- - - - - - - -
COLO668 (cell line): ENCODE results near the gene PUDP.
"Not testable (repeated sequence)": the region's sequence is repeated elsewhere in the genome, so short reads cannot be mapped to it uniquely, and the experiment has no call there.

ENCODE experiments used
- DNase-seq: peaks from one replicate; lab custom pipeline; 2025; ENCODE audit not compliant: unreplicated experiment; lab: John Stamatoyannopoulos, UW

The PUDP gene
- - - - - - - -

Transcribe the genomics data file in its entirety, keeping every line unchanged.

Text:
COLO668 (cell line): ENCODE results near the gene PUDP.
"Not testable (repeated sequence)": the region's sequence is repeated elsewhere in the genome, so short reads cannot be mapped to it uniquely, and the experiment has no call there.

ENCODE experiments used
- DNase-seq: peaks from one replicate; lab custom pipeline; 2025; ENCODE audit not compliant: unreplicated experiment; lab: John Stamatoyannopoulos, UW

The PUDP gene